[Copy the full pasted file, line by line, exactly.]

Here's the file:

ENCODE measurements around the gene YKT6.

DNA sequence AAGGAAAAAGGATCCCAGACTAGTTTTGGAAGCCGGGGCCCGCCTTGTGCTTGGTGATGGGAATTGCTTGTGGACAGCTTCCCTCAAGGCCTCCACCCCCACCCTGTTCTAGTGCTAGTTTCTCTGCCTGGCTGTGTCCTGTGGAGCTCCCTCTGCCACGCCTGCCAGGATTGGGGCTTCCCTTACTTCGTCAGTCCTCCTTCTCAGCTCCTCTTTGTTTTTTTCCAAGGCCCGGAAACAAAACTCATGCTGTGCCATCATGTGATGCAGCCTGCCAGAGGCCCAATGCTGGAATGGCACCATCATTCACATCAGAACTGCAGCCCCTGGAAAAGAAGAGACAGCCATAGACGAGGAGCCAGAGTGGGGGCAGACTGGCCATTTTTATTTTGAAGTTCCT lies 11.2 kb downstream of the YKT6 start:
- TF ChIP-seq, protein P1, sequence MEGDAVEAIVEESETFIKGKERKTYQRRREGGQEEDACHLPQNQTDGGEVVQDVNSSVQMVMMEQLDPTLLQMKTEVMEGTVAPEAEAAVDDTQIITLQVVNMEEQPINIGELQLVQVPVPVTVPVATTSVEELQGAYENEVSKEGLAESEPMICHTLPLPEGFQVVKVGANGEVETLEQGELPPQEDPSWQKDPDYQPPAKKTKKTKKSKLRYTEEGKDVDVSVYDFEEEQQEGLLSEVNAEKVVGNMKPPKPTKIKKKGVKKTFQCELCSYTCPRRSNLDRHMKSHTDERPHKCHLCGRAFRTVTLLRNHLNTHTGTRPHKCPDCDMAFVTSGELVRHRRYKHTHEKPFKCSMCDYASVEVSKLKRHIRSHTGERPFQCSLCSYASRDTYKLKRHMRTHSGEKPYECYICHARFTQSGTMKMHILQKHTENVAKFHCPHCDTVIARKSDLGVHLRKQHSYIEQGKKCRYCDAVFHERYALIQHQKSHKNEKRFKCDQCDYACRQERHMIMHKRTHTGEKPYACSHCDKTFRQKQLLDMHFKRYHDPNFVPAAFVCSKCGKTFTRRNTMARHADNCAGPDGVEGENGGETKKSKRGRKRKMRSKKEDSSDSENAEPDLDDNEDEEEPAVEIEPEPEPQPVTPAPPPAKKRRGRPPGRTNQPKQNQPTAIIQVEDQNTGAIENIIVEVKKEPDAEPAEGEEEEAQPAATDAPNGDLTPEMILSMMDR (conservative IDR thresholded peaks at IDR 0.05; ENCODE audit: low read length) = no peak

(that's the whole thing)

ENCODE measurements around the gene YKT6.

DNA sequence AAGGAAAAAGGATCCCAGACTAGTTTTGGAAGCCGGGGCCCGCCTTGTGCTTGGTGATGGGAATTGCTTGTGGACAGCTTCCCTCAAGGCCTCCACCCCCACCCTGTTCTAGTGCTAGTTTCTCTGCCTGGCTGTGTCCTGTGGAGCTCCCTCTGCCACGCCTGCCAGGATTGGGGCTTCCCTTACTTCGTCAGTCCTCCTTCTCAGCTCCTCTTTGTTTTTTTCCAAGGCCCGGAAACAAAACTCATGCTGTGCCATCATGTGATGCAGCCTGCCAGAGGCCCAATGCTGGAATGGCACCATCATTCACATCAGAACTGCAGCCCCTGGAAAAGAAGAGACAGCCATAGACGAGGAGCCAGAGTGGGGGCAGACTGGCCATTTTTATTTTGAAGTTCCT lies 11.2 kb downstream of the YKT6 start:
- TF ChIP-seq, protein P1, sequence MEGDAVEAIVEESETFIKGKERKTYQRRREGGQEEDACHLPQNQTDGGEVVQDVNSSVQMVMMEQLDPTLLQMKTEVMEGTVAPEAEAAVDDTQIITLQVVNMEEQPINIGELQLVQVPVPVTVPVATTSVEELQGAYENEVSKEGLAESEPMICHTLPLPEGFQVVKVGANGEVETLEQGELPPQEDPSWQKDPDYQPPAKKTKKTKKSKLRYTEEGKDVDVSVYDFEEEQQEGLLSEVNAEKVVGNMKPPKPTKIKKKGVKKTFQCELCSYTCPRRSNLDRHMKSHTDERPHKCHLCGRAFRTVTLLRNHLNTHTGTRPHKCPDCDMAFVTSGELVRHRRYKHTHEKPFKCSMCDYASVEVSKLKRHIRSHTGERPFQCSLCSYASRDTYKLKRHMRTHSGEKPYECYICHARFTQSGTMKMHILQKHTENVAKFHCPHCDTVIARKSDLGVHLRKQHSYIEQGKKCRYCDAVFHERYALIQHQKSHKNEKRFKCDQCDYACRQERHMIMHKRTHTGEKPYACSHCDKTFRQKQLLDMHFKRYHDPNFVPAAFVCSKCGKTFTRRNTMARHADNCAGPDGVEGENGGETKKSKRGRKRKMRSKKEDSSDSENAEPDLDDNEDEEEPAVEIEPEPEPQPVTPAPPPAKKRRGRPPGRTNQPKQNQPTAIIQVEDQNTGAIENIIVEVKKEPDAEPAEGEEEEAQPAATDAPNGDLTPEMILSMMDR (conservative IDR thresholded peaks at IDR 0.05; ENCODE audit: low read length) = no peak